The Broad, philanthropists Eli and Edythe Broad’s contemporary art museum rising on Grand Avenue downtown, is the most significant new architectural project in Los Angeles. The three-story, 120,000-square-foot building, designed by Diller Scofidio + Renfro (Gensler is the Executive Architect), topped out on January 8, and by next year will be home to the Broads’ collection of more than two thousand contemporary artworks.
Project Manager Greg Wade, who works for the museum’s general contractor, MATT Construction, recently walked me through the site.
Perhaps the project’s most important element is a 65-foot-long, 1.5 foot-wide, 2-inch thick, V-shaped member of built-up structural steel plate that resembles the hull of a Viking ship. It’s called the “touchdown beam,” and, once installed, will bear the load of the entire “veil.” The veil encompasses the steel and GFRC (Glass Fiber Reinforced Concrete) lattice that will front the museum.
At the time of this writing, the beam sat a few feet from the building, awaiting relocation to the Grand Avenue side. The 83,000-pound beam, shipped in one piece from Germany, will be set in place with a 500-ton hydrocrane.
When DS+R first conceived of the veil—originally designed to be precast concrete—it was meant to support the weight of the museum’s roof. That plan was scrapped, however, because the cost and complexity of supporting that much weight with no structural steel would have been too high, said Wade. The touchdown beam would also have had to be so large that it would block much of the sidewalk. Instead, the beam will now fit handily below grade so the veil will appear to emerge from the concrete.
The veil, which soon will be covered with hundreds of molded GFRC panels, has been the object of close coordination between the architects and the builders. The architects have been working in the 3-D design software CATIA, which has been translated into Revit and AutoCAD 3D for the builders. Sometimes the shape hasn’t matched what the architects wanted, so it’s been changed, said Wade. Other times the shape hasn’t matched what the builders needed, so it’s been changed again. This back and forth, the project manager claimed, has constituted the most interaction he’s ever had with an architect.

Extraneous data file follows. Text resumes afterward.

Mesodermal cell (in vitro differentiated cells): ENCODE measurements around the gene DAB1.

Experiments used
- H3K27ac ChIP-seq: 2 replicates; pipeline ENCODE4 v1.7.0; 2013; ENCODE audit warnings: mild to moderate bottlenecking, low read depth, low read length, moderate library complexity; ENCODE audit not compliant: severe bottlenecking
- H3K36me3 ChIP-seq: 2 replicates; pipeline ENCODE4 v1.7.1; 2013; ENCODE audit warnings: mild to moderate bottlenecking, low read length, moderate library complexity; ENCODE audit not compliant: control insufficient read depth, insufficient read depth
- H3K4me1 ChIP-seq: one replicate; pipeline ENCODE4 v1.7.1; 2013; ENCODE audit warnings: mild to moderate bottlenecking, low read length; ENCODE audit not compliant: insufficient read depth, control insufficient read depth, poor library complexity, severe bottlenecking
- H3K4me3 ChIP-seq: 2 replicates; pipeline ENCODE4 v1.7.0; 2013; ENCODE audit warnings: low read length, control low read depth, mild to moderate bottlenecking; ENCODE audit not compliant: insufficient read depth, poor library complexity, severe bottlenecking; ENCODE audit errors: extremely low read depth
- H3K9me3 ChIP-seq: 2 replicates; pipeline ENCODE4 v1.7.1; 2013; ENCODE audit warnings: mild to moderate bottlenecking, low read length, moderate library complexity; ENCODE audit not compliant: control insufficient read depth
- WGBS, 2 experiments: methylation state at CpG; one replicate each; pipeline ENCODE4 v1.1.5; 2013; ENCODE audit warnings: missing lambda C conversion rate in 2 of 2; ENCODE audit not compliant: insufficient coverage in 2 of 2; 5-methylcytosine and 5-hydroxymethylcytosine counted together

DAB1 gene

The second floor of the building cantilevers 60 feet from the building’s core toward Grand Avenue. In the center of this floor will be the vault, which will contain the artworks not on display in the galleries. To install this cantilever, the builders teamed with geotechnical and mining specialists DYWIDAG Systems International, creating a post-tensioned structure more akin to a bridge than a building. The slab was raised via a gigantic hydraulic jack, employing about 300,000 pounds of force. It measures six feet thick near the building and just two feet thick at its end.
The top floor will contain the bulk of the museum’s exhibition space. A diagrid steel matrix frames the roof. It will soon be given a curvy GFRG (Glass Fiber Reinforced Gypsum) cladding, resembling the veil, and will be inset with 399 glass skylights, all angled to face north, to create a glowing, rhythmic effect.
MATT Construction made mock-ups of many of the building’s systems before beginning construction. A dozen were required by contract, but the firm made almost 100 to determine various components’ constructability. “Until you start to build, you really don’t know what will work,” said Wade.